Tether has reduced its commercial paper holdings by $6.2 billion over the last quarter in 2021, according to its latest attestation report.
The largest stablecoin issuer by total supply cut its assets held in commercial paper from $30.5 billion in the period ending in September to $24.2 billion in December. Tether also drastically reduced its cash assets, from $7.2 billion to $4.2 billion.
Instead, the company allocated most of its reserves to Treasury bills, almost doubling assets in short-term government securities from $19.4 billion to $34.5 billion.
The attestation categorizes all $24.2 billion commercial paper assets as “Cash & Cash Equivalents & Other Short-Term Deposits & Commercial Paper,” though only $13.4 billion of that amount matures within 90 days. Generally Accepted Accounting Principles (GAAP) define “cash equivalents” as investments with maturities of three months or less.
The recent attestation is the first one authorized by accounting firm MHA Cayman, which announced it would take over Tether as a client earlier this year. MHA Cayman is a subsidiary of U.K.-based mid-tier firm MHA MacIntyre Hudson, which has recently been on the U.K. Financial Reporting Council’s radar for audits the company issued in 2018 and 2019.
As part of its settlement with the New York Attorney General in February 2021, Tether is required to release quarterly attestations of its assets and liabilities as a way of being more transparent when it comes to what exactly backs its tether (USDT) stablecoin. The NYAG had alleged Tether and sister company Bitfinex had attempted to cover up the loss of approximately $850 million in customer funds.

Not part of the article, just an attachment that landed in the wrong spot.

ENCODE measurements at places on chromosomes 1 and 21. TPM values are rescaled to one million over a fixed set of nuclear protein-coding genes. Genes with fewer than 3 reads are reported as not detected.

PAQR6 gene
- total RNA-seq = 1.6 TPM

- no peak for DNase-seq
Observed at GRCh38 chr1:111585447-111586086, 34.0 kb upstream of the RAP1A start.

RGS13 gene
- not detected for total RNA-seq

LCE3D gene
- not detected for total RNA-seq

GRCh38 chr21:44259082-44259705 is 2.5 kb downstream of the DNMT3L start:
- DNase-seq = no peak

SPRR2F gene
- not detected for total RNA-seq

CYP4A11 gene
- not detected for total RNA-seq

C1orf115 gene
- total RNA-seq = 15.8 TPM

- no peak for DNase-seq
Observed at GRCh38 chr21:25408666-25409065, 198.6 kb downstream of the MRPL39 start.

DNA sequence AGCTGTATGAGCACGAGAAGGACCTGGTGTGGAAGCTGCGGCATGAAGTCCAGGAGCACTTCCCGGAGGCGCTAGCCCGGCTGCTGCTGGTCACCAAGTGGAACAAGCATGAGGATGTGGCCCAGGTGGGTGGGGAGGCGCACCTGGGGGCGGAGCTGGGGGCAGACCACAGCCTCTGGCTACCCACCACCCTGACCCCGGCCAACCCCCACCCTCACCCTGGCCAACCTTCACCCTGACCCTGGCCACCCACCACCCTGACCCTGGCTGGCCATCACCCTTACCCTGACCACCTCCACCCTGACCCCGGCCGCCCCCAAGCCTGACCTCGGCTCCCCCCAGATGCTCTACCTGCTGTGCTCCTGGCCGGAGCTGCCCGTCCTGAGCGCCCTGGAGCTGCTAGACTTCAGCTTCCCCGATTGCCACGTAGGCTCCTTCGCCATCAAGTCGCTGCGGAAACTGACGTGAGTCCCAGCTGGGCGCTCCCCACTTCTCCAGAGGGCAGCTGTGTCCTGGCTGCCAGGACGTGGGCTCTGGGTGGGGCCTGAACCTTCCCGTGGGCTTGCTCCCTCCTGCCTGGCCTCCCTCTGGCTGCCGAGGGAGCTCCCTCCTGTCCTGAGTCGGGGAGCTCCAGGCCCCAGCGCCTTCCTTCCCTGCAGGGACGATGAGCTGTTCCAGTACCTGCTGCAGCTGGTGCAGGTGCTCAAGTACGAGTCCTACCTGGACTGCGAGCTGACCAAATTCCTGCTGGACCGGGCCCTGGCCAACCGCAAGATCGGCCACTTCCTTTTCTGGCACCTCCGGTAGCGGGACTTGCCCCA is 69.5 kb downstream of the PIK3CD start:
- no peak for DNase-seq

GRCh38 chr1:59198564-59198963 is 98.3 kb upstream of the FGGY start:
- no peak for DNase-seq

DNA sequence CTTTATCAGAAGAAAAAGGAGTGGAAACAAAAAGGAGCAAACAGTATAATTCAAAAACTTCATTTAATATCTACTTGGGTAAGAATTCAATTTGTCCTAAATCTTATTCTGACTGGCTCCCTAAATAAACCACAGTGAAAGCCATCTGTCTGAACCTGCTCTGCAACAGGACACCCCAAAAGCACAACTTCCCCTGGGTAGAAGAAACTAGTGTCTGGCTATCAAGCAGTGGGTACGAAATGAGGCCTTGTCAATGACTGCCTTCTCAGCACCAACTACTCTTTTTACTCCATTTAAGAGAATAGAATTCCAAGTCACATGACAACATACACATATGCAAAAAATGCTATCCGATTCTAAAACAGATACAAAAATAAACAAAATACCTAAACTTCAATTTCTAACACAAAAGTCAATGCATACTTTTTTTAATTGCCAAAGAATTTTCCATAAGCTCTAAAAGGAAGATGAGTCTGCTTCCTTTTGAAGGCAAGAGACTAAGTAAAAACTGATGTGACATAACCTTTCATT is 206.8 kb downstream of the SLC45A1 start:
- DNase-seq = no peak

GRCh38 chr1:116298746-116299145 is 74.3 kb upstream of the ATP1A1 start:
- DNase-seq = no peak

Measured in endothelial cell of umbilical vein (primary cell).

In June 2021, CoinDesk filed a Freedom of Information Law request, asking the NYAG to release Tether’s reserve breakdowns during the agency’s inquiry into the stablecoin issuer. Tether has challenged CoinDesk’s request on claims that releasing this information would result in its proprietary commercial processes being publicized.
Tether released its first attestation report in March 2021, revealing the amount of its assets and liabilities. Back then, about 50% of its reserves were held in commercial paper, compared to 30.1%, according to its latest report.
The stablecoin issuer has a total of $78.6 billion in assets as of December 2021, up from $41 billion on March 31, 2021.
USDT is used by crypto investors who want to avoid the volatility of other cryptocurrencies. It is supposed to maintain a 1:1 peg to the U.S. dollar.